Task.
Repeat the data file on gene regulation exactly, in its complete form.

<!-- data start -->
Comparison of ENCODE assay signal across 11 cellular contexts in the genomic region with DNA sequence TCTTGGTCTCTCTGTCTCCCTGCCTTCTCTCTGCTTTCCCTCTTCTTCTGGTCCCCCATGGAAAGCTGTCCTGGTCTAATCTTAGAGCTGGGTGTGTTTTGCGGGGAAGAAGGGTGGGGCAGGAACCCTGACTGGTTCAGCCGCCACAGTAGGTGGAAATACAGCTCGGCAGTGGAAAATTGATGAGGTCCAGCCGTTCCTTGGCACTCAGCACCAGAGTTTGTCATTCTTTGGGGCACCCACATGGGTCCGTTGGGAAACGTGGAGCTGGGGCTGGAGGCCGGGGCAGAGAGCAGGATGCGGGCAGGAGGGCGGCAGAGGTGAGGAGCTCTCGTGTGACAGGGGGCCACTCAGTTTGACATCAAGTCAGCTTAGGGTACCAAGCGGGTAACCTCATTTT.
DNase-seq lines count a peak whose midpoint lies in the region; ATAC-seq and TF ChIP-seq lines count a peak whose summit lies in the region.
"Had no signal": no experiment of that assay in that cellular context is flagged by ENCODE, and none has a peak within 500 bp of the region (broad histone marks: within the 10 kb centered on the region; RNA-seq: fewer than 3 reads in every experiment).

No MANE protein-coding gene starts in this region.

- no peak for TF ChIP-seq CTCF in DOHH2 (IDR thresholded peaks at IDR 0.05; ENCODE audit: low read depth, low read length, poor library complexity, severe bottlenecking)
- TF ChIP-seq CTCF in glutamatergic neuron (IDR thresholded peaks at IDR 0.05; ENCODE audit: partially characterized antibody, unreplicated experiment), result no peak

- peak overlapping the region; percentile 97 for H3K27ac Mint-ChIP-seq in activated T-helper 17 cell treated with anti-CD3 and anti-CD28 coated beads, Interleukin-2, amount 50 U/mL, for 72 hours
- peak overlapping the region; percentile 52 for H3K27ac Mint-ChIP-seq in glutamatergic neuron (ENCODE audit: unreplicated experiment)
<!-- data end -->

Comparison of ENCODE assay signal across 11 cellular contexts in the genomic region with DNA sequence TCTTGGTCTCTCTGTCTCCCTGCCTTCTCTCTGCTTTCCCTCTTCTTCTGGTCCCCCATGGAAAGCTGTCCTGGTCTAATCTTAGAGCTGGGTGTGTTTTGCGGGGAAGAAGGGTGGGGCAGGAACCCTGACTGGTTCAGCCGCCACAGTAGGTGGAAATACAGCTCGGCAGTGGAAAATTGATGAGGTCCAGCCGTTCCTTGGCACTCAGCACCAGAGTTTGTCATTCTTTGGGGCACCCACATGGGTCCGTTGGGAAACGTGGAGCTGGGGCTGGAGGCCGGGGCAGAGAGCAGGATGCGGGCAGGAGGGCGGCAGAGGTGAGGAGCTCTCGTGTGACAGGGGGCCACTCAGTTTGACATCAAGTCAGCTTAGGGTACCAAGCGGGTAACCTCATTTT.
DNase-seq lines count a peak whose midpoint lies in the region; ATAC-seq and TF ChIP-seq lines count a peak whose summit lies in the region.
"Had no signal": no experiment of that assay in that cellular context is flagged by ENCODE, and none has a peak within 500 bp of the region (broad histone marks: within the 10 kb centered on the region; RNA-seq: fewer than 3 reads in every experiment).

No MANE protein-coding gene starts in this region.

- no peak for TF ChIP-seq CTCF in DOHH2 (IDR thresholded peaks at IDR 0.05; ENCODE audit: low read depth, low read length, poor library complexity, severe bottlenecking)
- TF ChIP-seq CTCF in glutamatergic neuron (IDR thresholded peaks at IDR 0.05; ENCODE audit: partially characterized antibody, unreplicated experiment), result no peak

- peak overlapping the region; percentile 97 for H3K27ac Mint-ChIP-seq in activated T-helper 17 cell treated with anti-CD3 and anti-CD28 coated beads, Interleukin-2, amount 50 U/mL, for 72 hours
- peak overlapping the region; percentile 52 for H3K27ac Mint-ChIP-seq in glutamatergic neuron (ENCODE audit: unreplicated experiment)